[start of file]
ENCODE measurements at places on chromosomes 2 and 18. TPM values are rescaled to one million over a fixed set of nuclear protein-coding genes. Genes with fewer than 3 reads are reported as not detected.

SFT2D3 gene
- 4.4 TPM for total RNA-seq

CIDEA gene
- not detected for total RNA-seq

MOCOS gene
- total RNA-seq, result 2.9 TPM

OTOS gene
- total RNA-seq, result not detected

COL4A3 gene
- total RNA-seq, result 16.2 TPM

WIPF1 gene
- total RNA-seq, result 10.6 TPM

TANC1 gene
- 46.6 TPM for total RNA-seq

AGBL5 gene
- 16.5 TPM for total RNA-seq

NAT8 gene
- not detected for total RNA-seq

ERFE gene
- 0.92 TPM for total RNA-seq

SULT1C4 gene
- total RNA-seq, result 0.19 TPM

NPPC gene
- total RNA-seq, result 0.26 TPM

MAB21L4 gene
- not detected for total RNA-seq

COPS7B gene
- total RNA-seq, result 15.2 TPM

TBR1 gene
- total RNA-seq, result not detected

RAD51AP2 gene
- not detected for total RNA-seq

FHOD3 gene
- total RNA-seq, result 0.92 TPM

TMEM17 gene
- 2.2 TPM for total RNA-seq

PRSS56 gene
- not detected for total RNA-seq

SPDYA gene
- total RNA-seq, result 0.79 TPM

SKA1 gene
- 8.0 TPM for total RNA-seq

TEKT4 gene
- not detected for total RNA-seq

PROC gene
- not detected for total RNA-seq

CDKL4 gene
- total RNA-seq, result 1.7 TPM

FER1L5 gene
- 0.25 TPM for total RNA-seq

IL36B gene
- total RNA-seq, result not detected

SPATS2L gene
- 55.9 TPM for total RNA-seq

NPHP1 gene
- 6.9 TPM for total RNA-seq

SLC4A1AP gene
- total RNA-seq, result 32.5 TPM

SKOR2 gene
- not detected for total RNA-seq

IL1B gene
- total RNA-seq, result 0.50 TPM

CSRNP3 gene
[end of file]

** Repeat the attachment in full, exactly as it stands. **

ENCODE measurements at places on chromosomes 2 and 18. TPM values are rescaled to one million over a fixed set of nuclear protein-coding genes. Genes with fewer than 3 reads are reported as not detected.

SFT2D3 gene
- 4.4 TPM for total RNA-seq

CIDEA gene
- not detected for total RNA-seq

MOCOS gene
- total RNA-seq, result 2.9 TPM

OTOS gene
- total RNA-seq, result not detected

COL4A3 gene
- total RNA-seq, result 16.2 TPM

WIPF1 gene
- total RNA-seq, result 10.6 TPM

TANC1 gene
- 46.6 TPM for total RNA-seq

AGBL5 gene
- 16.5 TPM for total RNA-seq

NAT8 gene
- not detected for total RNA-seq

ERFE gene
- 0.92 TPM for total RNA-seq

SULT1C4 gene
- total RNA-seq, result 0.19 TPM

NPPC gene
- total RNA-seq, result 0.26 TPM

MAB21L4 gene
- not detected for total RNA-seq

COPS7B gene
- total RNA-seq, result 15.2 TPM

TBR1 gene
- total RNA-seq, result not detected

RAD51AP2 gene
- not detected for total RNA-seq

FHOD3 gene
- total RNA-seq, result 0.92 TPM

TMEM17 gene
- 2.2 TPM for total RNA-seq

PRSS56 gene
- not detected for total RNA-seq

SPDYA gene
- total RNA-seq, result 0.79 TPM

SKA1 gene
- 8.0 TPM for total RNA-seq

TEKT4 gene
- not detected for total RNA-seq

PROC gene
- not detected for total RNA-seq

CDKL4 gene
- total RNA-seq, result 1.7 TPM

FER1L5 gene
- 0.25 TPM for total RNA-seq

IL36B gene
- total RNA-seq, result not detected

SPATS2L gene
- 55.9 TPM for total RNA-seq

NPHP1 gene
- 6.9 TPM for total RNA-seq

SLC4A1AP gene
- total RNA-seq, result 32.5 TPM

SKOR2 gene
- not detected for total RNA-seq

IL1B gene
- total RNA-seq, result 0.50 TPM

CSRNP3 gene